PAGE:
This is a change of tune from last month, when the First Nation’s chief said Ottawa was threatening to cut its funding because the band refused to sign its financial transfer agreement.
Ottawa had said it would not cut off funding if the First Nation signed an interim agreement. The Carcross Tagish First Nation refused.
The First Nation’s chief, Danny Cresswell, said the agreement was outdated and caused the band to be underfunded. He demanded new negotiations.
In a release Tuesday, the First Nation said it met with both Aboriginal Affairs and Northern Development Minister John Duncan and the Prime Minister, who both resolved to work with the First Nation to settle the dispute.
“We had a frank and honest discussion with Minister Duncan. He listened and assured us that he would immediately look at C/TFN funding and if it was unfair compared to other self-governing Yukon First Nations, he would fix it,” said Cresswell.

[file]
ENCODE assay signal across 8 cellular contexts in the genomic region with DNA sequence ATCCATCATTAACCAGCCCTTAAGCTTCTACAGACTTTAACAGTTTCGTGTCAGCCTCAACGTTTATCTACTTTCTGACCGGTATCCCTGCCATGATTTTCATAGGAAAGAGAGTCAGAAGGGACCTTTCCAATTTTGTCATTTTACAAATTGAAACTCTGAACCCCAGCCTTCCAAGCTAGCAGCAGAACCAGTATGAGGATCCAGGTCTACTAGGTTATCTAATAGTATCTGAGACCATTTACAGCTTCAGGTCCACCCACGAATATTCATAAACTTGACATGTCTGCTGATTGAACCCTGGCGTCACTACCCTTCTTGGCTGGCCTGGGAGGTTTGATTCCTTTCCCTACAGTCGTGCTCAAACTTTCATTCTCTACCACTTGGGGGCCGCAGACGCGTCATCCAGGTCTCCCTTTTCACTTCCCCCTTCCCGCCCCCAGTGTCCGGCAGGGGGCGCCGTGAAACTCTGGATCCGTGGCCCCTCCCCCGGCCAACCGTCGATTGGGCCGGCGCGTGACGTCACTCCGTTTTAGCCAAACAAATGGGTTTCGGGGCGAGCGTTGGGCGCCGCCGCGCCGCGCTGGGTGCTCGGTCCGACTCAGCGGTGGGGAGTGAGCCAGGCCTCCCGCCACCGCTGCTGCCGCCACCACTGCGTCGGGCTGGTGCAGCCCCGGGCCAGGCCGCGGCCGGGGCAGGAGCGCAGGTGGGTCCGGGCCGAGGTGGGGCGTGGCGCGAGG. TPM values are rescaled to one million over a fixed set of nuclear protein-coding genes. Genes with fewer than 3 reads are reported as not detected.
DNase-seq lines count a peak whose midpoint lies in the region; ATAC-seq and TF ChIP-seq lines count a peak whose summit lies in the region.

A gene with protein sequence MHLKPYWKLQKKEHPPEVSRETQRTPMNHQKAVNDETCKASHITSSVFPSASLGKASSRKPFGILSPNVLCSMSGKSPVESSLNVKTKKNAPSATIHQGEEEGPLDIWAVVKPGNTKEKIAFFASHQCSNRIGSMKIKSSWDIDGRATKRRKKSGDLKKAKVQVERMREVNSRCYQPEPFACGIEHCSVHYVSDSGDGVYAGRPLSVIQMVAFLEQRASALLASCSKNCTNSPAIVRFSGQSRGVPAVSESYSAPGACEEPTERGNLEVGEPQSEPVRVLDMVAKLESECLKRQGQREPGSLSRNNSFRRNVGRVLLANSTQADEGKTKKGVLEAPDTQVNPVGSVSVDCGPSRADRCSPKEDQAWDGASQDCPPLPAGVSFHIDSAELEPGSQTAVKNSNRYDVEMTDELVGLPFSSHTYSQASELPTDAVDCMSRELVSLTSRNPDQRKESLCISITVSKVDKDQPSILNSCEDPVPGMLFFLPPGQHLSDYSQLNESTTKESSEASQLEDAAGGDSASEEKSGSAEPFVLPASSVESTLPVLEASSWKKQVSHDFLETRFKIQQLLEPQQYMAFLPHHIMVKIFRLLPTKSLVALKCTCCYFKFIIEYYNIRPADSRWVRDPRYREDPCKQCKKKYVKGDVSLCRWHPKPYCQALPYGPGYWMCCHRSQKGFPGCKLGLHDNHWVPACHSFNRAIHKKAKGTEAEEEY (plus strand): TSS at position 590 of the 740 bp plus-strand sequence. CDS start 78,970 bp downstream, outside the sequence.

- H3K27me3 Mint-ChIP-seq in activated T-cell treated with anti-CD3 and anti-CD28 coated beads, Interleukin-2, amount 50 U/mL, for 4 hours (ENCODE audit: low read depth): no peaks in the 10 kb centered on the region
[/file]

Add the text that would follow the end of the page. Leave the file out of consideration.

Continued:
However, Cresswell added that they have heard promises from the federal government before.
“But coming from the Prime Minister, we trust that Minister Duncan will be true to his word and work towards a speedy resolution.”
A line of Carcross Tagish First Nation protesters greeted the Prime Minister as he arrived in Carcross for a Conservative Party fundraiser earlier Monday. More than 50 of the First Nation citizens dressed in traditional regalia and lined the highway, singing and drumming.
The Prime Minister and Duncan were in Carcross, Yukon, Monday as part of Harper’s annual summer tour of the North.
He is continuing his tour today with stops at a mine in Yukon and a visit to Norman Wells, N.W.T.Suggest a correction